We all know that a successful lifestyle in or in connection with Brazil requires that you learn Portuguese fluently, though with a jungle of resources out there, it’s hard to know where to start and what dots to connect.
With that said, I’ve been through a lot of different experiences, programs, courses and more when learning how to speak Portuguese and it was quite a challenge to figure out the best path to fluency.
I tried courses like Rosetta, Pimsluer, a Portuguese language academy, grammar books, memory games and so on without success, though my breakthrough came in an unexpected form…
It was through a series of techniques that would be my pleasure to share with you today.
Having Confidence to Speak Portuguese
The first problem we have is always in the confidence department… we don’t believe that it will be easy to be fluent and this keeps us from approaching anyone who speaks Portuguese out of fear of failure.
This is part our own fault but also part due to misleading information given by many portuguese courses out there, they are usually designed by Brazilians who’ve never had to learn Portuguese like us, full of grammar and proper language rules, though none of them show you the key to getting fluent: confidence in yourself that you can do it.
One great confidence boost, is by following 3 simple steps outlined on this website.
Being a Part of the Portuguese Speaking Community
The whole reason behind learning Portuguese is to be able to communicate with Brazilians and explore the open doors it will give you. So why sit at home, when there are plenty of the Brazilian-loving communities around?
I realized how important it was to be part of a great community and that with other people it would be possible. Though, back in 2004, there was no easy access to the community like there is today so I had to roll up my sleeves, go out and find them!
Since then I’ve decided to offer the community a platform in itself so that we can have our own little Portuguese learning incubator.
Another great place to find a community of passionate Portuguese learners is through www.meetup.com, communities.skype.com and obviously Facebook Groups.
Focusing on What Works Well to Learn Portuguese
Figuring out exactly “how to learn Portuguese” is no easy task in it’s own… though after countless tries with different courses, one thing is for sure: none of them teach the functional side of speaking Portuguese. Most of them focus on making you learn Portuguese by the books!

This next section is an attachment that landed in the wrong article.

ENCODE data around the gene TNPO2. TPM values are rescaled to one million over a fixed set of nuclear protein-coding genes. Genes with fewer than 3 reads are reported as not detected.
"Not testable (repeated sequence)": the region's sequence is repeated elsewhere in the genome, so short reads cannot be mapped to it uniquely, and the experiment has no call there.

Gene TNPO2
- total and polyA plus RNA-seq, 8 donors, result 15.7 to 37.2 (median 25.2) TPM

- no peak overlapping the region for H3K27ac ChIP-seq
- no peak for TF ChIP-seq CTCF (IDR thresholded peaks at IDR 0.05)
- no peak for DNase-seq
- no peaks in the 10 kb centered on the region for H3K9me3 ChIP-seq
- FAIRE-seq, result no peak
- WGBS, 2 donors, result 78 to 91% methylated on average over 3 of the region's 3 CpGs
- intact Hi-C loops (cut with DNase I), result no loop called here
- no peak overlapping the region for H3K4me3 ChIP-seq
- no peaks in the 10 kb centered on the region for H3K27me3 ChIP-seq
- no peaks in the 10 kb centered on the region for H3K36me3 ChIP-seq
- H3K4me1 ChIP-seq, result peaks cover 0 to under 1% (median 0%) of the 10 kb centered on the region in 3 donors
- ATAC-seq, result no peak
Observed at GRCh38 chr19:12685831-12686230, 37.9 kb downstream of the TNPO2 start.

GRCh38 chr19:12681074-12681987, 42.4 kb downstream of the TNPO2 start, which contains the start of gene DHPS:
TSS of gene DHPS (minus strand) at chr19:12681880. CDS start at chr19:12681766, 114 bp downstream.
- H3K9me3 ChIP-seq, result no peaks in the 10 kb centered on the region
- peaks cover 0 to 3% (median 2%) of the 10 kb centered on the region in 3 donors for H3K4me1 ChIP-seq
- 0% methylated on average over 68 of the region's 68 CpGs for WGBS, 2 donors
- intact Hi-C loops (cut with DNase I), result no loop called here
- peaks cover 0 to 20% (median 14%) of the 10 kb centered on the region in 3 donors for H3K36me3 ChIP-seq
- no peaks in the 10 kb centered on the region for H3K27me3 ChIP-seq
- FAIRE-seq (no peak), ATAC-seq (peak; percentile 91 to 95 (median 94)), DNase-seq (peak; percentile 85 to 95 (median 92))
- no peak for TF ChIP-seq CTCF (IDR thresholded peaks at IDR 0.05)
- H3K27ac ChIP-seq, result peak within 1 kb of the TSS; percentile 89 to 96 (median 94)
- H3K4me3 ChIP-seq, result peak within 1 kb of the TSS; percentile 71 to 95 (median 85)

Brazilians avoid speaking correctly, so here’s what you can do to save about 40% of your time in learning Portuguese:
1: Remove the “nós” Grammar Form
Brazilian’s use “a gente” which is the same rule you use for “he, her, you”. I.E. “a gente vai” (we go) but courses teach you “Nós vamos”, “vai” is also used for “ele vai” (he goes), “ela vai” (she goes), “você vai” (you go).
So avoid “nós”.
2. Remove the “Tú” Grammar Form
In courses and grammar books, they insist on teaching you to say “tú” (you) but the reality is that in Brazil, they only use “você” (except in the far south, but a small area). This excludes a HUGE amount of grammar too as instead of saying “Tú vais” (you go), you can say “você vai” (you go but the same rule as above in “1”!).
3. Focuse on Cognate Words that Transpose Directly Into Portuguese
This will unlock TONS of instant vocabulary, for example:
-able/ible words in English become -ável and -ível words in Portuguese: probable = provavél, possible = possível etc.
-t words in English become -te words in Portuguese: important = importante.
-ity words in English become -dade words in Portuguese: city = cidade.
-sion words in English become -são words in Portuguese: transmission = transmissão
Note: I teach all this in Video 1 of my free Portuguese crash course
4. Learning the Most Common Used words in Portuguese First
You can then join them together with the above cognates and simplified grammar = a huge platform to work off of!
You can get a free list of the top 100 used Portuguese words over at Portuguese Pod 101
Make sure and check out Speak Like a Brazilian for a great database of current Brazilian slang!
5. Keeping Exposed to Speaking by Watching TV and Movies in Portuguese.
This can be done by either using a VPN from abroad to get access to instant streaming services in Brazil (like Netflix: free access in Brazil if you already have an account!) or by going onto YouTube and finding different Brazilian TV shows and movies.